International sports may never be the same. Spurred by allegations in the 2014 German documentary “The Secrets of Doping: How Russia Makes Its Winners” the World Anti Doping Association (WADA) launched an independent investigation headed by Canadian lawyer Dick Pound, into Russian athletics practices and labs. The results published in this report, released November 9, found a “deeply rooted culture of cheating,” including confirmations that athletes cheated and doctors, coaches, and the labs encouraged it.
The report names names on who was in on the secret, and identifies aiders and abettors including the director of the Moscow accredited laboratory. Pound said, “We’ve found cover ups, we found destruction of samples in the laboratories, we’ve found payments of money in order to conceal doping tests, among others.”
It’s being called state-sanctioned doping, and it’s not just a conspiracy theory. Pound said, “We’re not dealing with a ‘he said-she said;’ we had documents and recordings, witness statements, and so forth to deal with.”
Initially, President Putin’s spokesman denied the accusations. According to ABC news, former president of the Russian athletics federation, Valentin Balakhnichev, asserted he would go to the Court of Arbitration for Sport to clear his name. Balakhnichev ended his twenty-year career by resigning in February after doping cases came to light. He was not included in the WADA report.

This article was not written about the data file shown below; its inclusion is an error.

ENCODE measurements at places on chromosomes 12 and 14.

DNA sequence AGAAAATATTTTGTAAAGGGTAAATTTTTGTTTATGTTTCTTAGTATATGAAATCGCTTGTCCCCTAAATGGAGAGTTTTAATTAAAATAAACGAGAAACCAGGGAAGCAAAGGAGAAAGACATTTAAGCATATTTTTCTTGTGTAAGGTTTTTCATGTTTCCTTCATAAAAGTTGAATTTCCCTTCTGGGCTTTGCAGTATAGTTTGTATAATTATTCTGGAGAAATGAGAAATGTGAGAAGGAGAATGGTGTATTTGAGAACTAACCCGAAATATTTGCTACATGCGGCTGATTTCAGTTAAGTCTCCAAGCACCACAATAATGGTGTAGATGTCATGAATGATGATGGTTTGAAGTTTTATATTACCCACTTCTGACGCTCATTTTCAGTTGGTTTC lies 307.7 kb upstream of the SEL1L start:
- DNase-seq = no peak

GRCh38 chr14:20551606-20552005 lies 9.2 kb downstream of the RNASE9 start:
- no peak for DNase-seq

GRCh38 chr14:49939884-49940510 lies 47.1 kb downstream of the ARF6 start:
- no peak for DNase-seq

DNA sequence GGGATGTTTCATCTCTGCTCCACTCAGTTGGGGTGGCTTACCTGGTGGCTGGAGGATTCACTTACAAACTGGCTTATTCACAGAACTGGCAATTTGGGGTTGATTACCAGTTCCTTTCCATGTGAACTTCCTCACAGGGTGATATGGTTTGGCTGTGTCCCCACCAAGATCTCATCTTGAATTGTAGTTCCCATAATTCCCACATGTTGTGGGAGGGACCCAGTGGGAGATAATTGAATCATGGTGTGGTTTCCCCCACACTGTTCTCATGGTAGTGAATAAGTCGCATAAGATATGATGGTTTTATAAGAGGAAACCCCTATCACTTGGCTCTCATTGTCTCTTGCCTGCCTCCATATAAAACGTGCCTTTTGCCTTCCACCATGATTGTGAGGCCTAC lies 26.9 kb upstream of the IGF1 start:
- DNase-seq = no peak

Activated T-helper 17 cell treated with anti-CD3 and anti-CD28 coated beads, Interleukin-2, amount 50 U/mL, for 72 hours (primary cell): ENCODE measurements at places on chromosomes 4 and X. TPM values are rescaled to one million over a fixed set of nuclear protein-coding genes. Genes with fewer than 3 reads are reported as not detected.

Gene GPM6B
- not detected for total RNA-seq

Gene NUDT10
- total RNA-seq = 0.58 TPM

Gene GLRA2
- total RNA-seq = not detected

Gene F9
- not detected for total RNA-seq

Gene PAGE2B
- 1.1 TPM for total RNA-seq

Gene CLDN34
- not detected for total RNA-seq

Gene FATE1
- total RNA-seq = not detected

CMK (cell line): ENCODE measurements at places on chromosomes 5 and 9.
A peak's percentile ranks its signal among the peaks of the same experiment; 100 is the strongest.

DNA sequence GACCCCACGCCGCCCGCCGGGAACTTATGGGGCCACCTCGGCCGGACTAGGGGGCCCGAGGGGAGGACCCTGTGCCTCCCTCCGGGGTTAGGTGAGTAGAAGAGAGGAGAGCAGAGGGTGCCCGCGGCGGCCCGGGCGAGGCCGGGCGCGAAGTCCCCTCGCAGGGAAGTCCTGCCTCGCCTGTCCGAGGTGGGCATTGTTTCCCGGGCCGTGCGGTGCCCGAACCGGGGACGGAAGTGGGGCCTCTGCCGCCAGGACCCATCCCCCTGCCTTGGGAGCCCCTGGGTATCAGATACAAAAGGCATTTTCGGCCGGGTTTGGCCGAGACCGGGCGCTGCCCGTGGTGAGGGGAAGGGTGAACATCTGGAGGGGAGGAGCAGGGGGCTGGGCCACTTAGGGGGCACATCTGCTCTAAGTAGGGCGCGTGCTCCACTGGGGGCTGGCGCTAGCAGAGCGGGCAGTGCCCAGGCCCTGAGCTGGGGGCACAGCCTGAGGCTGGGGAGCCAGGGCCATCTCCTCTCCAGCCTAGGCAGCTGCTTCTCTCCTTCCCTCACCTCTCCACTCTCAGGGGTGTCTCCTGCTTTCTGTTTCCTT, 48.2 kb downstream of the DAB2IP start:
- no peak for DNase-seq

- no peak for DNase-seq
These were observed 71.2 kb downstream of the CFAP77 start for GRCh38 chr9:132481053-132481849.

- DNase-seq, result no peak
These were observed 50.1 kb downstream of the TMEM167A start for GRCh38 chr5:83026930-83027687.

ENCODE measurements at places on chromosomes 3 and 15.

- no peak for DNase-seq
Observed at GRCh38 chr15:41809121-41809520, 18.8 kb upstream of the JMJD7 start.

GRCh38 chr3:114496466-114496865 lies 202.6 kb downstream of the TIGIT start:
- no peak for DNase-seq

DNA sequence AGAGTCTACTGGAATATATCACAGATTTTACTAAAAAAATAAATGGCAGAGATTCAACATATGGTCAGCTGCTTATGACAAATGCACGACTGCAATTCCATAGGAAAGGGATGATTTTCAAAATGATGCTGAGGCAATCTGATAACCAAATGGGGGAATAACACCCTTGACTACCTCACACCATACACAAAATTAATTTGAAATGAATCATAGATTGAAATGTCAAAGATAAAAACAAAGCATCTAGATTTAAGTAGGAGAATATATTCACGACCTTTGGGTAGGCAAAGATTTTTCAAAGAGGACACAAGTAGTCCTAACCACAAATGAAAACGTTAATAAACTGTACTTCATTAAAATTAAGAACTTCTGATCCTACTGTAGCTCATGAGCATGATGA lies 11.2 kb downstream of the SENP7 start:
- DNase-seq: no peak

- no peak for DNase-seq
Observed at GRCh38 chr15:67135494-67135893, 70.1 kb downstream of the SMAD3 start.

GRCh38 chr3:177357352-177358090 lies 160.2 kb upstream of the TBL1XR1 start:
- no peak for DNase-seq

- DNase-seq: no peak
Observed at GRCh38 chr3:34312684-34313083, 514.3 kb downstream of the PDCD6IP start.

This gesture likely won’t help. Pound said, “We’ve reported on interference with doping controls on many occasions, not just in the past, but up to and including the middle of this year well after it was known this investigation was underway.”
According to the BBC, acting president of the Russian athletics federation Vadim Zelichenok gave TASS a partial admission, saying “We agreed with some of WADA’s positions.” Zelichenok went on, “We explained that all these irregularities happened under the old leadership of the Russian athletics federation and took place some time ago.”
The report indicated athletes used oral and injectable steroids at the same time, “stacking,” as it was called. There was also “pyramiding,” cycling doses over a month and a half to three months, increasing usage then tapering off. Oxygen expanders and blood storage were also included as ways of boosting red blood cells before competition.
Since the report’s release, WADA suspended Moscow’s drug testing lab. Lamine Diack, former IAAF president was detained in France earlier this month on charges of money laundering and corruption linked to Russian doping cover-ups. Compared to this, Lance looks like an angel.
When a journalist asked Pound what he thought should be done about Russia’s participation in the upcoming Olympics, Pound answered, “For 2016 our recommendation is that the Russian Federation be suspended. In fact, one of our hopes is they volunteer that.” The IAAF is expected to announce a decision about the immediate fate of Russian track and field on Friday.